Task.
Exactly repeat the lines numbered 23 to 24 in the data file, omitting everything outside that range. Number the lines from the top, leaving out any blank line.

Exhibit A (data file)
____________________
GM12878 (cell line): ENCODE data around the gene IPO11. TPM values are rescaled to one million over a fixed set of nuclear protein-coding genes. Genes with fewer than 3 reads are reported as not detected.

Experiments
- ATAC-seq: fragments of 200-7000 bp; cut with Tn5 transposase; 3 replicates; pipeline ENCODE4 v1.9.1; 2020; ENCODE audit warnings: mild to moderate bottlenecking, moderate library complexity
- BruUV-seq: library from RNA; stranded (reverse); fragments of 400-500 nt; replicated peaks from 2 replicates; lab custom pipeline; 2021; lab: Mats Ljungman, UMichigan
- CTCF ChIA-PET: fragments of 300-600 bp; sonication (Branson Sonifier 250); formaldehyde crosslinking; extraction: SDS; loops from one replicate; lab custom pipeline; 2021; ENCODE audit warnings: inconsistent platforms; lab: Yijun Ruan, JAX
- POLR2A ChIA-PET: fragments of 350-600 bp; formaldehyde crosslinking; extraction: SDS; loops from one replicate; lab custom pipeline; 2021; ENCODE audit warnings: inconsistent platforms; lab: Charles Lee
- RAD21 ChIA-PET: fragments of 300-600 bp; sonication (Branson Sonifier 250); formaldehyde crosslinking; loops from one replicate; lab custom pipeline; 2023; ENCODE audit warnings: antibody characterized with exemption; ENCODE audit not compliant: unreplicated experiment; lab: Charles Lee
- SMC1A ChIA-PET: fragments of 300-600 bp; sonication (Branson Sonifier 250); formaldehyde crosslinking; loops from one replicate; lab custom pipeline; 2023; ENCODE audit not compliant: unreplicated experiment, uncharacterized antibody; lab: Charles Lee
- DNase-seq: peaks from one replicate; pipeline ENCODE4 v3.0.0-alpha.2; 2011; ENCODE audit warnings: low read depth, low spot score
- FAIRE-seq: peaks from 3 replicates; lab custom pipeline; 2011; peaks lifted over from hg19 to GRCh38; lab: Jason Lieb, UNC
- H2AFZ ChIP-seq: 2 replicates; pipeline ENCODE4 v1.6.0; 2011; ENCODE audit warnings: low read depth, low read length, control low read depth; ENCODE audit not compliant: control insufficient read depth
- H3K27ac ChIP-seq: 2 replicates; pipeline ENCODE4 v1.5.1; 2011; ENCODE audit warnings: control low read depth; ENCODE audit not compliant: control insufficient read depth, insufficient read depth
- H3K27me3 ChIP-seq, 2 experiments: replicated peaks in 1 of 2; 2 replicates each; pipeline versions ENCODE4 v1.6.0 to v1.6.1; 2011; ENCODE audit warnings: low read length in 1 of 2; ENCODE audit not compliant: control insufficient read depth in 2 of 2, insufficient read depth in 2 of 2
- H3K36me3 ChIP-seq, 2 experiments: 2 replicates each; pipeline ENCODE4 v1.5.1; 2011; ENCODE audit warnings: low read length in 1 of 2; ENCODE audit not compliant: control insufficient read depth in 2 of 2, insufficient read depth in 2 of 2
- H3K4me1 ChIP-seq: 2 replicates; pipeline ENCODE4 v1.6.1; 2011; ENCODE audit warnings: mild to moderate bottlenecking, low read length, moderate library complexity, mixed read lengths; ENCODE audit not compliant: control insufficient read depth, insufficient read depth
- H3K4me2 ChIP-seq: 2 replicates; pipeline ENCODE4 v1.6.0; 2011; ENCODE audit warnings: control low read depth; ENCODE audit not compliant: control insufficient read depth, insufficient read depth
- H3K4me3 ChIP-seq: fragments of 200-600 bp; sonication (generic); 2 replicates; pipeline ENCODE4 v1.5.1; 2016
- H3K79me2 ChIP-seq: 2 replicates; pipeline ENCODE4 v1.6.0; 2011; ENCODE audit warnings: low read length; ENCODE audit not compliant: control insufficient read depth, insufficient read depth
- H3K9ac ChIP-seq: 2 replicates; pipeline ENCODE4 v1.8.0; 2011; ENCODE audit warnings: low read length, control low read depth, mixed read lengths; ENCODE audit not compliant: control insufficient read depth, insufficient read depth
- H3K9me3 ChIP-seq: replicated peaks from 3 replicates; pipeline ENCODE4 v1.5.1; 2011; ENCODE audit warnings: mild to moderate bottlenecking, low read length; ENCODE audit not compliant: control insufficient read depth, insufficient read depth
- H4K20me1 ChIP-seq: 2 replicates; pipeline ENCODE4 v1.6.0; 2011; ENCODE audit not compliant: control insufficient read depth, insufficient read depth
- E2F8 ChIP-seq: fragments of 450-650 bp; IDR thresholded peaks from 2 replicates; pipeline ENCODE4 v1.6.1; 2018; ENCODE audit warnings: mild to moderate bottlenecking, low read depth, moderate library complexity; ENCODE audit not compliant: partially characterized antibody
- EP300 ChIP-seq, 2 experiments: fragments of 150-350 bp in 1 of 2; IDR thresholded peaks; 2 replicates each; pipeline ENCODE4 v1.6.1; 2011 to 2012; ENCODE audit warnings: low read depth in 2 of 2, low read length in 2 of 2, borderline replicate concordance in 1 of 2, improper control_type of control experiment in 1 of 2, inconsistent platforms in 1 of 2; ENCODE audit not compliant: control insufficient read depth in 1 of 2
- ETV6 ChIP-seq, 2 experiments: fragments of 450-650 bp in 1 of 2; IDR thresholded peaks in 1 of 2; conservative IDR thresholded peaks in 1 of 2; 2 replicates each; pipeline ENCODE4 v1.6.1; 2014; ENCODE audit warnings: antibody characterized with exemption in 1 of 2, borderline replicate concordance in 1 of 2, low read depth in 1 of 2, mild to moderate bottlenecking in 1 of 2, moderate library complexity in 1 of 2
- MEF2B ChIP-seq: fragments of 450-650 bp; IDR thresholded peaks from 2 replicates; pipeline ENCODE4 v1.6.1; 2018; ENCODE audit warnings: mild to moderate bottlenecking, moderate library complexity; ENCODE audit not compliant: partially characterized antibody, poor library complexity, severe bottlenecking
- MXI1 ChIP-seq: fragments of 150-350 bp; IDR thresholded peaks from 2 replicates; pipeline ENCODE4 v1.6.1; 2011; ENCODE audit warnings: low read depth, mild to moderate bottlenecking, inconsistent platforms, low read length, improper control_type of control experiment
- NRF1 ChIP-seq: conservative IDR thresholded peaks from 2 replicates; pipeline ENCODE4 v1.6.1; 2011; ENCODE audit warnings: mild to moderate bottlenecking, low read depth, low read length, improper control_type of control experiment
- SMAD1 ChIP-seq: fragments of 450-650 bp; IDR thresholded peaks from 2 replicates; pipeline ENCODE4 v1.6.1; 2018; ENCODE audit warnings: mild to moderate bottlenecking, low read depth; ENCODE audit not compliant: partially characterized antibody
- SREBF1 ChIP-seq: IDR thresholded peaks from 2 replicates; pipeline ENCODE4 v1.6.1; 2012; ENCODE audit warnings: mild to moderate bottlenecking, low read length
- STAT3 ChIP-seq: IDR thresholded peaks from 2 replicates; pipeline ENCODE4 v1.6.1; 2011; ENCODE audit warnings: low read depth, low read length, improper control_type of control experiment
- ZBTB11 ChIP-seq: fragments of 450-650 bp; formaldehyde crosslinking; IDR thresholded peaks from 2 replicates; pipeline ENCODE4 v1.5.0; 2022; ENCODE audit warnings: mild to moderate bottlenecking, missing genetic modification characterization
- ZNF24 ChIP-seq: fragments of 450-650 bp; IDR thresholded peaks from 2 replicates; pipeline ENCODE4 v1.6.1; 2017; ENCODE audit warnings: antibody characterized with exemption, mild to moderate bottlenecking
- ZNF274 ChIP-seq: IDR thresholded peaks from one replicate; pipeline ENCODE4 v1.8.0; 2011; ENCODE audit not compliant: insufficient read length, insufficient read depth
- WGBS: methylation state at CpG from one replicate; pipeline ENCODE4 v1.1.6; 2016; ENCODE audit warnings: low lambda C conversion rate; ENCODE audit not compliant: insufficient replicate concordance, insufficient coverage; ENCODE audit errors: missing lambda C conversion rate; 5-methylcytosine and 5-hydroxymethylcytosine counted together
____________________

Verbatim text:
- EP300 ChIP-seq, 2 experiments: fragments of 150-350 bp in 1 of 2; IDR thresholded peaks; 2 replicates each; pipeline ENCODE4 v1.6.1; 2011 to 2012; ENCODE audit warnings: low read depth in 2 of 2, low read length in 2 of 2, borderline replicate concordance in 1 of 2, improper control_type of control experiment in 1 of 2, inconsistent platforms in 1 of 2; ENCODE audit not compliant: control insufficient read depth in 1 of 2
- ETV6 ChIP-seq, 2 experiments: fragments of 450-650 bp in 1 of 2; IDR thresholded peaks in 1 of 2; conservative IDR thresholded peaks in 1 of 2; 2 replicates each; pipeline ENCODE4 v1.6.1; 2014; ENCODE audit warnings: antibody characterized with exemption in 1 of 2, borderline replicate concordance in 1 of 2, low read depth in 1 of 2, mild to moderate bottlenecking in 1 of 2, moderate library complexity in 1 of 2